Even if you always look for skimmers and hidden cameras when you use an ATM, you still might be a victim of identity theft if the ATM is later sold on eBay or Craigslist.
LiveLeak has posted surveillance video footage from earlier this month of a guy in Brazil installing a skimming device onto a bank ATM. The second half of the tape shows him being arrested and officials revealing the device, which just reminds us that the next time we use an ATM, we’re first going to take off a shoe and hit everything on it like it’s covered in giant ants. See the video below.
Credit card skimmers aren’t just on ATMs and in grocery stores, apparently they’re at Taco Bell. The Colorado Springs Gazette reports that a ID theft ring was busted for skimming credit card numbers at a Taco Bell as well as stealing cards from people’s gym lockers.
Last week, a customer in Long Beach, New York, discovered a skimmer attached to the outside of a local ATM branch instead of on specific machines. We’ve talked a lot about being wary of any suspicious add-ons at the ATM, but in this case the criminals were collecting card info as people swiped to enter the building—although they still had pinhole cameras set up to record PINs next to each keypad.
Reader Kellie reports being the victim of an ATM skimming scam in the Chicago area. Mostly, she was amazed that the thefts weren’t reported in the local media, and she asked bank employees why. Here’s what they told her.
Nobody knows yet whether it was planted by an attendee, or if the ATM had been there for some period of time before the event, but hackers at last week’s DefCon conference in Las Vegas discovered a rogue unit that was designed to capture customers’ credit card data with each use.
Two men “of no fixed address” were charged in Maryland earlier this month with tampering with an ATM and skimming funds. The men, currently in custody in Oklahoma for similar crimes, allegedly added a skimmer and camera to an ATM at a Maryland PNC bank in April, but police weren’t notified of the tampering until May 20th.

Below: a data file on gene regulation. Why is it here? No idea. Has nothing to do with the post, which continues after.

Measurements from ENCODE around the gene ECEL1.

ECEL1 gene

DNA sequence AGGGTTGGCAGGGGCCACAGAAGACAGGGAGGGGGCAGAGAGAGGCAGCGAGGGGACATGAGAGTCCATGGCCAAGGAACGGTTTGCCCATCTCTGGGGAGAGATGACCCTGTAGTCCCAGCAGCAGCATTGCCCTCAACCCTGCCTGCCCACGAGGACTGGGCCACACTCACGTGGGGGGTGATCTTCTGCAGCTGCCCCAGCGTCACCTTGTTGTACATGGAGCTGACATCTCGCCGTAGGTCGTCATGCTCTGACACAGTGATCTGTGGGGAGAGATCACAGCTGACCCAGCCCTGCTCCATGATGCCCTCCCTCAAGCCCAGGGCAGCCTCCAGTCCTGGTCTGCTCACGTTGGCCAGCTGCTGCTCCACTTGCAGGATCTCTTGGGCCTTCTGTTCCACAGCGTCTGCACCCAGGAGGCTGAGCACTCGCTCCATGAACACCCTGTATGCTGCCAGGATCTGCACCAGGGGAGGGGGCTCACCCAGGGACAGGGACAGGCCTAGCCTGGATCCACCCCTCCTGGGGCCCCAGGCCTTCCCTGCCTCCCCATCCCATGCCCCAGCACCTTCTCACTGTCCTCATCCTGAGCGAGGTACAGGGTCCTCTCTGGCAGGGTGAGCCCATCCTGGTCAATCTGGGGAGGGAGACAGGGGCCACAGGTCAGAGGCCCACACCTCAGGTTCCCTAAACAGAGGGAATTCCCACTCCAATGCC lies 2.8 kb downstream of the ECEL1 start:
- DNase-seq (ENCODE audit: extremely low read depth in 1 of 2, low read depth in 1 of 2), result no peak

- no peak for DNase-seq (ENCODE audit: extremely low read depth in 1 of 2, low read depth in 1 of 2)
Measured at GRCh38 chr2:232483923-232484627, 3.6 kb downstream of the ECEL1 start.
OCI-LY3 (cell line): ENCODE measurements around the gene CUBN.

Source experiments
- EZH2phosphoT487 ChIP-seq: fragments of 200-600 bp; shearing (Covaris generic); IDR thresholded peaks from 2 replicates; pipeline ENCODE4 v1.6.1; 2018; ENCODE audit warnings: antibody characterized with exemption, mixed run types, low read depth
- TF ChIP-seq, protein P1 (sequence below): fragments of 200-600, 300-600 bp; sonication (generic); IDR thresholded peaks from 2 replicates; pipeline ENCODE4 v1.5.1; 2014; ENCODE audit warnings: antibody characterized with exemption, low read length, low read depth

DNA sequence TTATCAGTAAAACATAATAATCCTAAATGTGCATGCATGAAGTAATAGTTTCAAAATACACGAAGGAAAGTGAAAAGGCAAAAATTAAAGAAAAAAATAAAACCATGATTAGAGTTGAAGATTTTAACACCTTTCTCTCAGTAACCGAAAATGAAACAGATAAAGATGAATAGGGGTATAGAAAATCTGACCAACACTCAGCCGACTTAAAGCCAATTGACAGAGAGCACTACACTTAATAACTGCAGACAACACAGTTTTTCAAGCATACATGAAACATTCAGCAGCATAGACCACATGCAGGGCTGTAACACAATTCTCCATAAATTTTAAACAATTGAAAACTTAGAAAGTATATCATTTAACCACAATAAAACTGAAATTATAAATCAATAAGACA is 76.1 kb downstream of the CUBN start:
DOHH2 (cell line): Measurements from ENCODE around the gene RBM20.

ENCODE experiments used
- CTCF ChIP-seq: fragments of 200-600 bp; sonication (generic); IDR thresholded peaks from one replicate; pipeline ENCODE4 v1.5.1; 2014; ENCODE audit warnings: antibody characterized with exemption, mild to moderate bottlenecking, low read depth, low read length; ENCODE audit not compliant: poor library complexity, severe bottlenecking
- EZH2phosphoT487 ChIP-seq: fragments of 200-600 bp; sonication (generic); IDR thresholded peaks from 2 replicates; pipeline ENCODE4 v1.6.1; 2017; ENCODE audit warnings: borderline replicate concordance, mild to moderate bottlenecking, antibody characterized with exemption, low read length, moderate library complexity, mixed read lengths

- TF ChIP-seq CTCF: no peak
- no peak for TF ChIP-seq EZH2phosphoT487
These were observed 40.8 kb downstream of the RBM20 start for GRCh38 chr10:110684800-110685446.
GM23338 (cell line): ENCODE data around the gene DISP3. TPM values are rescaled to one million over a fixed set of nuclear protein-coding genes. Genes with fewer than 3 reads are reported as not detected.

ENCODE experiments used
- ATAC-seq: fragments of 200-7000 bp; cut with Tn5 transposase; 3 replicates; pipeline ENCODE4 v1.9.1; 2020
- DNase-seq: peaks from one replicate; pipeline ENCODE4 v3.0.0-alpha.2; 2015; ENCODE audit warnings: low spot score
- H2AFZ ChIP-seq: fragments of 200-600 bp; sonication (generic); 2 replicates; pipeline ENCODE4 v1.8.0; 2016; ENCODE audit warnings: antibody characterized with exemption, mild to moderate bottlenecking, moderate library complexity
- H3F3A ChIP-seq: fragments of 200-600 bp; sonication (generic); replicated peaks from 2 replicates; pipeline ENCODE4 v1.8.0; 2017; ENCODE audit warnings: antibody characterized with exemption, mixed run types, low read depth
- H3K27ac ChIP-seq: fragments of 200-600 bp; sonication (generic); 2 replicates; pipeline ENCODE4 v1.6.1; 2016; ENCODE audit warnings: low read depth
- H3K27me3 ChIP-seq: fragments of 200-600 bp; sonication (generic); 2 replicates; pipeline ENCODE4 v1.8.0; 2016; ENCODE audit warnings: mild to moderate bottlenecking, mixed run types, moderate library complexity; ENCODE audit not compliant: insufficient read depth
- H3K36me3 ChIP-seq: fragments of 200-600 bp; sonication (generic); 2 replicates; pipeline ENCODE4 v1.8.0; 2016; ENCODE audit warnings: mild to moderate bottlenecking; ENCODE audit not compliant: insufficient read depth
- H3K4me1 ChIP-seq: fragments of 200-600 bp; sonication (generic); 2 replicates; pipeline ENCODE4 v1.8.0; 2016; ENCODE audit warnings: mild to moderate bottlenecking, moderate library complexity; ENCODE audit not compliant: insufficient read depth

Just when you thought that you and your ATM card data were safe from criminal eyes, Scientific American brings a different sort of threat. This time, the skimmers are inside the machine. Malware within the ATM itself harvests enough data to do some very bad things.
Four Romanian nationals in Florida have been charged in a series of ATM skimmer frauds that targeted banks in New York City, Cicero (near Syracuse), NY, and Rochester, NY. They are charged with, among other things, aggravated identity theft and conspiracy to commit credit card fraud. According to the Syracuse office of the Secret Service, they stole $1.8 million overall.
Here’s a 24-page PDF of a powerpoint on ATM skimmers that’s making the rounds in Australia. If you’ve been reading every ATM skimming post, most of this is review, but it contains several more examples of what skimmers can look like and what to watch out for. Though it’s from an Australian bank, most of the information is general enough to apply to any ATM. A handy document to pass around to friends and family to warn them about ATM skimming dangers.